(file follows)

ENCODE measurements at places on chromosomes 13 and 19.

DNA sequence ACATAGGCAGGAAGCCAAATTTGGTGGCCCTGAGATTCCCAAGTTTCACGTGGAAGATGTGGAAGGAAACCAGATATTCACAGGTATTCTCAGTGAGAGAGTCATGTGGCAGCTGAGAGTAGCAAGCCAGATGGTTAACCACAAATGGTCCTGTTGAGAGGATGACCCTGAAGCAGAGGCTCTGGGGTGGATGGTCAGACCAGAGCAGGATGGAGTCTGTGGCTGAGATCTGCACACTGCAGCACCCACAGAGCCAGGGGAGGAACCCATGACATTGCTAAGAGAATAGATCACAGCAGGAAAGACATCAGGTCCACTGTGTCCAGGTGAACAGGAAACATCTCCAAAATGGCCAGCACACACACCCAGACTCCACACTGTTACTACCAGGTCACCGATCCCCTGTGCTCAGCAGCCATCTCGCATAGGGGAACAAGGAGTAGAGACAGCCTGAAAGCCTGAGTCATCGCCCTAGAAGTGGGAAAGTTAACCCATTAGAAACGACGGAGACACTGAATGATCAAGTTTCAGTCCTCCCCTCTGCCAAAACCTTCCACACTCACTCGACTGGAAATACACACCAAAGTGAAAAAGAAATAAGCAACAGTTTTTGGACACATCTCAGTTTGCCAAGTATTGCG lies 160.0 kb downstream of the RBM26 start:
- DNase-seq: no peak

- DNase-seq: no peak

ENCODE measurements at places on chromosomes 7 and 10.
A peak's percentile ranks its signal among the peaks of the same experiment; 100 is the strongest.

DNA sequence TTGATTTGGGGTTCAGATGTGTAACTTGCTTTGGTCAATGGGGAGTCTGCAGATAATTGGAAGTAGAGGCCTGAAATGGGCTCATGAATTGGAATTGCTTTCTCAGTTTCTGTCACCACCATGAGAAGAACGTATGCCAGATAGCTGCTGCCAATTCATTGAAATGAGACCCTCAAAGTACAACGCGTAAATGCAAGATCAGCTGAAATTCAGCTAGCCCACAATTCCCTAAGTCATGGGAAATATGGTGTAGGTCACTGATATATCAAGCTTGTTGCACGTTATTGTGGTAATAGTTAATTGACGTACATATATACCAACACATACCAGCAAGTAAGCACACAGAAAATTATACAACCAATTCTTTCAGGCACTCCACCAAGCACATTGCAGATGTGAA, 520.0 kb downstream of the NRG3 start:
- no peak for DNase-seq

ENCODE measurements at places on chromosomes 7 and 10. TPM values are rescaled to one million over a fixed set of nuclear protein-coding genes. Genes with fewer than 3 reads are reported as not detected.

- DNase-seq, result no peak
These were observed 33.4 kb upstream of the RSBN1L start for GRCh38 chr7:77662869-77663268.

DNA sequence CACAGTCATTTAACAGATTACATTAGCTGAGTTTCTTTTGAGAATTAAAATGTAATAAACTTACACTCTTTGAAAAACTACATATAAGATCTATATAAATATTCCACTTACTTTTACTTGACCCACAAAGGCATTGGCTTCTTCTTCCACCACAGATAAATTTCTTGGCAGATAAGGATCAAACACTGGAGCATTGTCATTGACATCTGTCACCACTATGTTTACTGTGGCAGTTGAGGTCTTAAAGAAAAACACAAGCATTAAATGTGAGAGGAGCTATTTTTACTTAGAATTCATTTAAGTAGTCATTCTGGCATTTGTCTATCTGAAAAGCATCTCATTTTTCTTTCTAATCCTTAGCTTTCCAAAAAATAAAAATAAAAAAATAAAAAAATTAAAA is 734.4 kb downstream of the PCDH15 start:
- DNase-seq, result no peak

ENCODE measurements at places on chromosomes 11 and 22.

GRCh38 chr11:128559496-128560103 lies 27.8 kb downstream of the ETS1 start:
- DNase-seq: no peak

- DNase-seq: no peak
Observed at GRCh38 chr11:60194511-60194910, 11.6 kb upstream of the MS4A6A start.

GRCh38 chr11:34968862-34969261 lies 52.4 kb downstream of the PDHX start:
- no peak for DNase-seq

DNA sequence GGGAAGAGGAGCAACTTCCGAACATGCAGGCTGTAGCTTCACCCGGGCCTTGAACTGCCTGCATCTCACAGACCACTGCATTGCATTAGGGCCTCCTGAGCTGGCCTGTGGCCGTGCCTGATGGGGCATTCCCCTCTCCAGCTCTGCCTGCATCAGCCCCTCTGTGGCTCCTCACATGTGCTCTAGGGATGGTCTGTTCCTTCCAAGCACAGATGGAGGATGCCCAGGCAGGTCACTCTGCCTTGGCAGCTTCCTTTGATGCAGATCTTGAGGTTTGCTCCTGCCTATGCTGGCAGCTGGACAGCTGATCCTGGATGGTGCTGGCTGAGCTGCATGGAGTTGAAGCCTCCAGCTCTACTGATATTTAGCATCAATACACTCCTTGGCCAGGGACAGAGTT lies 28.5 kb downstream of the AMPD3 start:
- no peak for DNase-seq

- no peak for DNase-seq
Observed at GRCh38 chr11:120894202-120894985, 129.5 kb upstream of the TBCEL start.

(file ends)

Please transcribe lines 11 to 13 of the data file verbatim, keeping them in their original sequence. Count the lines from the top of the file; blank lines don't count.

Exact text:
These were observed 33.4 kb upstream of the RSBN1L start for GRCh38 chr7:77662869-77663268.

DNA sequence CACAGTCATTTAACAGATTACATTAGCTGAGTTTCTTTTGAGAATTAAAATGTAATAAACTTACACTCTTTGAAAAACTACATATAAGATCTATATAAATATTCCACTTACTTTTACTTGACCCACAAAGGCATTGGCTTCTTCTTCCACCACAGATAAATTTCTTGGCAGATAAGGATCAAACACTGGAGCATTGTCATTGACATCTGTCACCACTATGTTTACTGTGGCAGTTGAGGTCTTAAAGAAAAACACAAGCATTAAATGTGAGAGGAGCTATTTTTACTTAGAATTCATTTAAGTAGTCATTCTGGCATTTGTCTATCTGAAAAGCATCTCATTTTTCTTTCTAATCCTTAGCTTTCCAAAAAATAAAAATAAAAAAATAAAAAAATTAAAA is 734.4 kb downstream of the PCDH15 start:
- DNase-seq, result no peak